University turns to iSCSI for storage on a budget

Coppin State University's data explosion had overwhelmed its two fibre channel storage arrays - the very new iSCSI proved to be the answer

Earlier this year, Coppin State University in Baltimore found itself so overloaded with data that its two fibre channel storage arrays couldn’t handle it all.

The university’s IT operation was forced to find a way to supply users with an easy-to-manage online storage system that wouldn’t break the budget and, once that search began, the IT group saw two possible solutions.

One was to replace its two three-year-old EMC high-end Symmetrix fibre channel storage arrays, which were plagued with problems due to incompatible switches, with new models that support far higher capacity. The second option was to use internet SCSI (iSCSI) technology to add a second SAN (storage-area network).

The university chose the latter option and it implemented the iSCSI SAN in June. Its IT staff has since become convinced that IP storage is critical, citing its relatively low cost and ease of use.

The university bought iSCSI SAN technology for the new network from LeftHand Networks. The US$100,000 (NZ$140,000) price was a steal compared with the potential cost of upgrading its fibre channel infrastructure, says Mitch PreVatte, director of network services at Coppin.

PreVatte has extensive support costs for the fibre channel systems. For example, he says he is looking at a US$57,000 bill from EMC for servicing Coppin’s SAN to fix problems that were caused by the lack of compatibility between switches from Brocade and McData.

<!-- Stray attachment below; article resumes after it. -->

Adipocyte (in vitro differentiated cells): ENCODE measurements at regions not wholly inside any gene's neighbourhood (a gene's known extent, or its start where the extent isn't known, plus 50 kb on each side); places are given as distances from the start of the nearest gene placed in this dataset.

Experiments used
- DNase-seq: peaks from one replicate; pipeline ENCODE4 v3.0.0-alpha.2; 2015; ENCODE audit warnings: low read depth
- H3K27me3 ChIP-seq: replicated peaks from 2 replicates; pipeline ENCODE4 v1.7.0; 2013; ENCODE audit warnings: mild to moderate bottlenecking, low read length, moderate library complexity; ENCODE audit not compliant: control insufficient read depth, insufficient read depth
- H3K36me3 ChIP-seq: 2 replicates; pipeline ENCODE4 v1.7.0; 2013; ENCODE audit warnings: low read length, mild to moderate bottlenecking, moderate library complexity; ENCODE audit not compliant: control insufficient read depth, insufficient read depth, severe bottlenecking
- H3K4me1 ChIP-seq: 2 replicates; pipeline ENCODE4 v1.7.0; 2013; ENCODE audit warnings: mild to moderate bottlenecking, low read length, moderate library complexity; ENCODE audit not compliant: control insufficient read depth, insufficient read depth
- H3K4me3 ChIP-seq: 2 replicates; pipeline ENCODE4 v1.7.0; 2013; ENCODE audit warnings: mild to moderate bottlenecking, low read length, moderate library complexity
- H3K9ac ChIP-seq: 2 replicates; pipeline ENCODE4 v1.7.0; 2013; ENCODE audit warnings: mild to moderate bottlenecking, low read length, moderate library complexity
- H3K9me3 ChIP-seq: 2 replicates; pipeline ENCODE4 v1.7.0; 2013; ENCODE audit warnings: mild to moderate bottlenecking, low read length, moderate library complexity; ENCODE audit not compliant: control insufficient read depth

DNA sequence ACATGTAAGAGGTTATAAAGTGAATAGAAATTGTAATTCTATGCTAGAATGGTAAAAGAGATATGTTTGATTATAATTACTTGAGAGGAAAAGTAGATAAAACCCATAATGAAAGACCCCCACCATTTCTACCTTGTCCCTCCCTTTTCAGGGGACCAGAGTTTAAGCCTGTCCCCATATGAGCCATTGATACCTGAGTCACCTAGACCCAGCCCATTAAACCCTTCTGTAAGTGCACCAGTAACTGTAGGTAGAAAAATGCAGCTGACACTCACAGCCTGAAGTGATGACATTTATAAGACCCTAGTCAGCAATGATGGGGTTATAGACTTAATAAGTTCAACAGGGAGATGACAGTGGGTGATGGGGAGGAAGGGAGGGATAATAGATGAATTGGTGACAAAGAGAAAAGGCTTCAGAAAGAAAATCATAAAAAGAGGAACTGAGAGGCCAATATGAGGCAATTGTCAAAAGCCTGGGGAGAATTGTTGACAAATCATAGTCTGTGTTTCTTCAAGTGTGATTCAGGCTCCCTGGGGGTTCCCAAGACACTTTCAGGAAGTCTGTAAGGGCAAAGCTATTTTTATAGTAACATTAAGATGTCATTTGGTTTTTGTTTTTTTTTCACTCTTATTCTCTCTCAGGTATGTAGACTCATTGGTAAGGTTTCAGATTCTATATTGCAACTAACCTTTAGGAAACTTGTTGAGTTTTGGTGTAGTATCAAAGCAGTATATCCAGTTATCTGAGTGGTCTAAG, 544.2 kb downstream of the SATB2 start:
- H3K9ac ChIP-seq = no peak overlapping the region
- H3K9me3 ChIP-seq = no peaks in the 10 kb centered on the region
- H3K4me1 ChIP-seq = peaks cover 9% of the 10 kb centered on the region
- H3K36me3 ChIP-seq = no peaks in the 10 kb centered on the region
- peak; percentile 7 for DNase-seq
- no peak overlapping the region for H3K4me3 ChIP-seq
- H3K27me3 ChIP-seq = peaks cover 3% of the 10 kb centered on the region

He says the switch problems stemmed from a recommendation from nPlusOne, a services firm, that Coppin shift its fibre channel switch suppliers from Brocade to McData, citing a need for the latter’s high-end technology. NPlusOne officials couldn’t be reached for comment.

PreVatte also says he has found the iSCSI technology far less complex than fibre channel.

“The iSCSI SAN was one of the smoothest installs I’ve ever done,” he says. “Fibre channel, on the other hand, is a complex animal and requires a lot of specialised knowledge. Installing our fibre channel SAN was just a nightmare. We had tons of grief and, in fact, still have tons of grief.”

According to Gartner, Coppin’s iSCSI decision is part of a trend. Based on a Gartner survey, the analyst firm projects that by 2006 iSCSI technology will connect almost 1.5 million servers to SANs, more than any competing system.

Gartner analyst James Opfer says iSCSI won’t replace fibre channel in the datacentre because of performance issues, but it will continue to grow substantially as a server consolidation technology, especially for low-end systems.

PreVatte says Coppin’s new iSCSI SAN was installed in time to support a special project the university rolled out in June called Tegrity Notes. The programme allows students to capture class notes digitally and then let the notes reside with recordings of the class that feature audio, video and notes presented by the instructor. The information is accessible on the internet.

Overall, the school requires ever-increasing amounts of storage to support 1,400 computers on its data network, 650 IP-enabled phones and a new PeopleSoft deployment that eats up 8.6TB of storage space on the two Symmetrix arrays, PreVatte says.

PreVatte says the older Symmetrix arrays will continue to run Coppin’s transactional databases that hold financial, human resources and student information, but there are no plans to add fibre channel capacity. Any new storage systems will be based on iSCSI technology, he says.

“I’ve had no problems with reliability of the EMC gear. Their storage has been extremely reliable,” he says.

“But I’m also dependent on outside resources, because if something doesn’t do what it’s supposed to be doing I need someone who can fix the problems,” says PreVatte.

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More about BaltimoreBrocade CommunicationsEMC CorporationGartnerLeftHand NetworksMcDataPeopleSoftSymmetrixTegrity

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